Migration is one of the most important current challenges for the development of Latin America and the Caribbean. According to data from UNHCR and IOM, in 2018 more than 2.4 million Venezuelans found new residence in another country in the region—a number that is projected to double by the end of 2019. In Ecuador, which currently hosts more than 260,000 Venezuelan migrants, Enseña Ecuador is working to create inclusive classroom environments that foster tolerance, empathy, and respect for everyone, regardless of their country of origin.
The following reflection was written by Enseña Ecuador participant Erika Andrade, who brings her experience emigrating from Venezuela into her work with her students:
Almost four years have passed since I made the decision, maybe the toughest one I have ever made—to leave my country, forced by an unbearable situation where every day I left home uncertain I would safely return. There is a big difference between emigrating from your homeland because of a yearning to see new places and being compelled to emigrate because doing otherwise could represent a risk to your own safety.
I am a woman of strong convictions, and I found my calling in education. In Venezuela, I had the opportunity to work in Caracas’s most vulnerable areas and build meaningful bonds with the communities. But, as the situation worsened, I decided that Venezuela needs me stronger and prepared to restore the country again someday. So, I left, and set a goal to keep learning and growing. Since then, my life has been a roller coaster of emotions.Trying to find calmness is an everyday task that is harder to accomplish some days than others.
Once in Ecuador, I had two rocky years, of feeling loss and uncertainty at the beginning of my journey. But I was determined to find a place where I could feel useful and safe. And it was then when Enseña Ecuador found me. I say that they “found me” because I was always there, among the crowd, with my motivation and commitment—they only needed to choose me, and they did.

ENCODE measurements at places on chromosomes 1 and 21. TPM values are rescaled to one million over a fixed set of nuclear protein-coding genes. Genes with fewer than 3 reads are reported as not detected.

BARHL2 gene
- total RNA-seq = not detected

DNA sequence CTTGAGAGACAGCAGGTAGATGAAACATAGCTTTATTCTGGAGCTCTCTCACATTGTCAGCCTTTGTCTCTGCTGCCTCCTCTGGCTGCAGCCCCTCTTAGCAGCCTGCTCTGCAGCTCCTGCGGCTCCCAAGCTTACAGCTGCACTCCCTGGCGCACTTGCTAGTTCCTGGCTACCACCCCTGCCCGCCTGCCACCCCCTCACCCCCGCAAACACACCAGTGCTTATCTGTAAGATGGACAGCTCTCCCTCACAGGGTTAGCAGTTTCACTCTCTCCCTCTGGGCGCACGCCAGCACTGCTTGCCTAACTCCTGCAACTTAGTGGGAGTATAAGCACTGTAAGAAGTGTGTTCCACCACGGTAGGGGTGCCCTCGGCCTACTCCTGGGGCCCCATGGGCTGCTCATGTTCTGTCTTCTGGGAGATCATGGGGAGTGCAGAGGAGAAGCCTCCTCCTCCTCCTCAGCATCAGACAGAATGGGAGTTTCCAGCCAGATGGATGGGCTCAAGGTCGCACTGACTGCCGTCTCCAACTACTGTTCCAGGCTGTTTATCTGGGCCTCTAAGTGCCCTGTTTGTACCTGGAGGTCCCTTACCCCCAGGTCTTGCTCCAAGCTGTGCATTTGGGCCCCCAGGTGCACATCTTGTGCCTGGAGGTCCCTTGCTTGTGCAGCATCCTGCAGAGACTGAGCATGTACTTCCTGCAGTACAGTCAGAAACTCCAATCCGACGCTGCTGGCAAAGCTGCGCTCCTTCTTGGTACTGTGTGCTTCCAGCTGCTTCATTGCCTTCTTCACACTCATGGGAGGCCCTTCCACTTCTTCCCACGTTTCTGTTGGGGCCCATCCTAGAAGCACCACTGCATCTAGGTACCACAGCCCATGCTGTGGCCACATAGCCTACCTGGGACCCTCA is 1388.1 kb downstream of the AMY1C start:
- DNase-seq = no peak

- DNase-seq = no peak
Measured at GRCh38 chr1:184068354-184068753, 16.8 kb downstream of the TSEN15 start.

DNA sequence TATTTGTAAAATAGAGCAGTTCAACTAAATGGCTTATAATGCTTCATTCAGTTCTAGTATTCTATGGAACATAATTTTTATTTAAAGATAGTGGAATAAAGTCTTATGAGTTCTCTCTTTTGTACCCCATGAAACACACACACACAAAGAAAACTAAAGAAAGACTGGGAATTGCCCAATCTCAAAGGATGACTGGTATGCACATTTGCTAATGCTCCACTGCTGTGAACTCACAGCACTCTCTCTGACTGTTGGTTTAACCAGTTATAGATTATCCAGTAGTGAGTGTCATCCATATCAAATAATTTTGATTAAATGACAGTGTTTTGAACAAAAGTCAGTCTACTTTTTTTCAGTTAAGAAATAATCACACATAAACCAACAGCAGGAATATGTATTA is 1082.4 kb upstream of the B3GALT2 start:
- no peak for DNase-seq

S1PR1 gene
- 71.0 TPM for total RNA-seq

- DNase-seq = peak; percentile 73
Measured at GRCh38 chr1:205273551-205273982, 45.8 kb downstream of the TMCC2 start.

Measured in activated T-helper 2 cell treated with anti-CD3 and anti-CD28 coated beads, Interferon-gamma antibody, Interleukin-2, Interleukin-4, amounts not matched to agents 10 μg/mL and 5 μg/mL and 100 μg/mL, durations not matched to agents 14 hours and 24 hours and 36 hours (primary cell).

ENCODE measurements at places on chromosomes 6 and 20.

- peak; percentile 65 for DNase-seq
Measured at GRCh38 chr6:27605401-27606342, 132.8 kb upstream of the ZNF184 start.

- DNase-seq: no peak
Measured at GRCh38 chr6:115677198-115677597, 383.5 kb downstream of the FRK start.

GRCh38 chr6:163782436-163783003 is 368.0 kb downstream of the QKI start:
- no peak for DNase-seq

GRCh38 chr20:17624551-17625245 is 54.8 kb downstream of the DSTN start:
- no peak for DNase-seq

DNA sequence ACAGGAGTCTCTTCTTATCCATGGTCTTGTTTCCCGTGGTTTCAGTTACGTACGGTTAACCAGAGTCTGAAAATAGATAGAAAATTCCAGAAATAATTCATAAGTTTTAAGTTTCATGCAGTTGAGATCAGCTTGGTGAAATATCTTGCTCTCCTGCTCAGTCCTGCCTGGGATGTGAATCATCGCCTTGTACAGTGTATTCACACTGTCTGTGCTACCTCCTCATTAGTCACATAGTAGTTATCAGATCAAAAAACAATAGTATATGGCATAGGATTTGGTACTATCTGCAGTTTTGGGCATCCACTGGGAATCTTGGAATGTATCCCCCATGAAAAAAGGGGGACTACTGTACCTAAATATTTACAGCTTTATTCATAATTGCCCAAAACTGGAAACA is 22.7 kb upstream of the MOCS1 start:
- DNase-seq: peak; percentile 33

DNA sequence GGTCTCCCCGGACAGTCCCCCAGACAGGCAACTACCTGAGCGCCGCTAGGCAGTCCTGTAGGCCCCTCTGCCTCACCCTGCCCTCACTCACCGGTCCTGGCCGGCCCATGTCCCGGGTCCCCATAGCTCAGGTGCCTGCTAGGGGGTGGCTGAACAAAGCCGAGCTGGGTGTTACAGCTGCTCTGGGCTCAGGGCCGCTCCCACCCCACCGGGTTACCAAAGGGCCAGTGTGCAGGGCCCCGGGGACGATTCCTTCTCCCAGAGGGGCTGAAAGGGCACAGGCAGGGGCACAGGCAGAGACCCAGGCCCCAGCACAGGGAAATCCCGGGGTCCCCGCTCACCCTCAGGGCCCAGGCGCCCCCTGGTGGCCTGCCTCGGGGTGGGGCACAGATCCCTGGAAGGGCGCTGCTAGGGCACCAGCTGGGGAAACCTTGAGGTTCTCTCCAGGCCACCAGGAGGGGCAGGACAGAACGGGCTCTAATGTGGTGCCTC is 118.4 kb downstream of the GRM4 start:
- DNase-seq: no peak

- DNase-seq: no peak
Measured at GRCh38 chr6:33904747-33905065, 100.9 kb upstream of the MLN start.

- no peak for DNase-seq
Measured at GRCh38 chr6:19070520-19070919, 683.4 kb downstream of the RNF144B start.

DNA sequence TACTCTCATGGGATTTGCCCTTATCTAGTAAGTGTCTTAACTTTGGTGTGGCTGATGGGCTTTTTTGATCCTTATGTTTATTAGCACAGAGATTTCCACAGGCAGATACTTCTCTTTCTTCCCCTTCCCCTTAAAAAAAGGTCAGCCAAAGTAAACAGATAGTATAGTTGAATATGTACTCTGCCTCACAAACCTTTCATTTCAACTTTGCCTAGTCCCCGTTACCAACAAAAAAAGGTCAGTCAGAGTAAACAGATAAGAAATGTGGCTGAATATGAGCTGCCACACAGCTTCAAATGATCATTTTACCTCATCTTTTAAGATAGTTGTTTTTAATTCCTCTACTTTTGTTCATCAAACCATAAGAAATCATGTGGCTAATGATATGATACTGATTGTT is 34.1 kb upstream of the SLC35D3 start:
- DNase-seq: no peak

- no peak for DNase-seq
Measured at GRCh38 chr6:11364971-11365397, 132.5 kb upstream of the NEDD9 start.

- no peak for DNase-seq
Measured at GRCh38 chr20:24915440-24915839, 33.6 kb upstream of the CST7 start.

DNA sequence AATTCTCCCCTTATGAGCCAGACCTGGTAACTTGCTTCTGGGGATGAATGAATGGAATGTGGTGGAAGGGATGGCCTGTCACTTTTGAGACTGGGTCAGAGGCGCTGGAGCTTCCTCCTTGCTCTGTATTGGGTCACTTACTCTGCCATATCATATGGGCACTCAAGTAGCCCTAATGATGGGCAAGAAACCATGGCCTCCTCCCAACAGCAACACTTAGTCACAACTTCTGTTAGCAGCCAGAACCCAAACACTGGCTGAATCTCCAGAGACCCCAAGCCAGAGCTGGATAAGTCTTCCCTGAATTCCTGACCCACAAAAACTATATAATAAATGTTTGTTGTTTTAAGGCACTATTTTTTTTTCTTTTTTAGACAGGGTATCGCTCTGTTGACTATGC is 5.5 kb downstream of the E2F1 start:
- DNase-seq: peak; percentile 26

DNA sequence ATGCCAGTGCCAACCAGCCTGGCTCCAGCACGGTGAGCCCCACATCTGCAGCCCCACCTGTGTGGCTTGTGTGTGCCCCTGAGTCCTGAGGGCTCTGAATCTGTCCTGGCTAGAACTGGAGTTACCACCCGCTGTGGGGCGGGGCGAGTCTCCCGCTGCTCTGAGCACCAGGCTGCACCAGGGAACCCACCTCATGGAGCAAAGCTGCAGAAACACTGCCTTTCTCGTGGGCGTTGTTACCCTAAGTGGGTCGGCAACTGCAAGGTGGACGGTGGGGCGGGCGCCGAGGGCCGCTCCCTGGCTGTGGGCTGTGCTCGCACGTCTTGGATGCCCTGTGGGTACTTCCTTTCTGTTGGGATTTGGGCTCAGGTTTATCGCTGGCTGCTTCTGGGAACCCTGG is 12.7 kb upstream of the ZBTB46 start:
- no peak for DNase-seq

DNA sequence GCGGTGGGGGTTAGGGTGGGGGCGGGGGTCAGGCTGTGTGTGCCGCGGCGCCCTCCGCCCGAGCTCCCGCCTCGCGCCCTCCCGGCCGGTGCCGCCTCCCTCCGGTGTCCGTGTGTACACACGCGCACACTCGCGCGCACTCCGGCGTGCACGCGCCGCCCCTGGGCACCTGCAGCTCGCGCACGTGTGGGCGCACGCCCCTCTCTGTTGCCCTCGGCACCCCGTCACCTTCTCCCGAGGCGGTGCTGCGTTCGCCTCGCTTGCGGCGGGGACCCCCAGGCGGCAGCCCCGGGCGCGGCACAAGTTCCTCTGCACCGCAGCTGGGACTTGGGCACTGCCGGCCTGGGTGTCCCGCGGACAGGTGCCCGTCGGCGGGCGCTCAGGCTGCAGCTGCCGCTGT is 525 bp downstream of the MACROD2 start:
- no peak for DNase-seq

To start working for Enseña Ecuador was what I needed to reconnect with myself. Most importantly, the organization brought me close to those who brought back the sense of purpose to my life and put a smile on my face, for which I’ll always be grateful. They, my 15 “Guambras,” my kids from Cañaveral, became my energy source. I met them when they were five years old, and now they are already seven. It has been two years of significant experiences and unforgettable stories. What moves me the most is their compassion. They know I’m from Venezuela, and they innocently ask me why people die there, why there’s so much bad news on TV about it, and how long it would take them to get there. Once, one of the kids came to me with a huge smile on his face and showed me a bill. “Teacher, this is from your country,” he told me. “It’s a gift for you.”
In my yearning to feel closer to home, I’ve taught my kids some traditional Venezuelan Christmas songs, which they enjoy. And recently, Jesus, a Venezuelan boy, appeared in my life to remind me that there is a piece of home in my classroom. Jesus has been with us for a little more than two months—he is seven years old and this is the longest time he has been formally studying in a school due to his family’s migratory circumstances. Despite this, his mother, who is also a teacher, has given him home tutoring.
Jesus is a very expressive boy, and every time he feels something is wrong, he speaks out about it. I believe that we are so wise as children that forgiveness and living in harmony are not such difficult tasks. I’m still learning how to be a better guide for them and I hope not to fail them.
Read the reflections of a group of Enseña Ecuador fellows who, through an agreement between Enseña Ecuador and the Inter-American Development Bank, teach in a school where most of the students are Venezuelan.